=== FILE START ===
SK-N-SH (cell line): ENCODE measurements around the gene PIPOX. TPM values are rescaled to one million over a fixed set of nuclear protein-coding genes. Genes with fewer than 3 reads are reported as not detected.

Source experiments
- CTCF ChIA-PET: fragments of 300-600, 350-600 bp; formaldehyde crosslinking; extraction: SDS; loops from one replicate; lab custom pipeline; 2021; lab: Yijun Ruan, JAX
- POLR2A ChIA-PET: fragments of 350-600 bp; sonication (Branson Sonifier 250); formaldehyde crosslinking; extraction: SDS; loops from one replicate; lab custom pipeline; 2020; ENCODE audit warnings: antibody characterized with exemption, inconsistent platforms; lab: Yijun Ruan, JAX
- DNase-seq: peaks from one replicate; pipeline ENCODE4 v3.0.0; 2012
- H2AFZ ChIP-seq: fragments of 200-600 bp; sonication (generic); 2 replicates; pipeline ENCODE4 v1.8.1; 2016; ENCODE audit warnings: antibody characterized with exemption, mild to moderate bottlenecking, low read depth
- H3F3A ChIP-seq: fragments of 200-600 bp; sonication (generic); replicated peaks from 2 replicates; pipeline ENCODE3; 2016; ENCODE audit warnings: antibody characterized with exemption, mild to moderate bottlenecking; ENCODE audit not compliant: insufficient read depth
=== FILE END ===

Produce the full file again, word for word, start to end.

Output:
SK-N-SH (cell line): ENCODE measurements around the gene PIPOX. TPM values are rescaled to one million over a fixed set of nuclear protein-coding genes. Genes with fewer than 3 reads are reported as not detected.

Source experiments
- CTCF ChIA-PET: fragments of 300-600, 350-600 bp; formaldehyde crosslinking; extraction: SDS; loops from one replicate; lab custom pipeline; 2021; lab: Yijun Ruan, JAX
- POLR2A ChIA-PET: fragments of 350-600 bp; sonication (Branson Sonifier 250); formaldehyde crosslinking; extraction: SDS; loops from one replicate; lab custom pipeline; 2020; ENCODE audit warnings: antibody characterized with exemption, inconsistent platforms; lab: Yijun Ruan, JAX
- DNase-seq: peaks from one replicate; pipeline ENCODE4 v3.0.0; 2012
- H2AFZ ChIP-seq: fragments of 200-600 bp; sonication (generic); 2 replicates; pipeline ENCODE4 v1.8.1; 2016; ENCODE audit warnings: antibody characterized with exemption, mild to moderate bottlenecking, low read depth
- H3F3A ChIP-seq: fragments of 200-600 bp; sonication (generic); replicated peaks from 2 replicates; pipeline ENCODE3; 2016; ENCODE audit warnings: antibody characterized with exemption, mild to moderate bottlenecking; ENCODE audit not compliant: insufficient read depth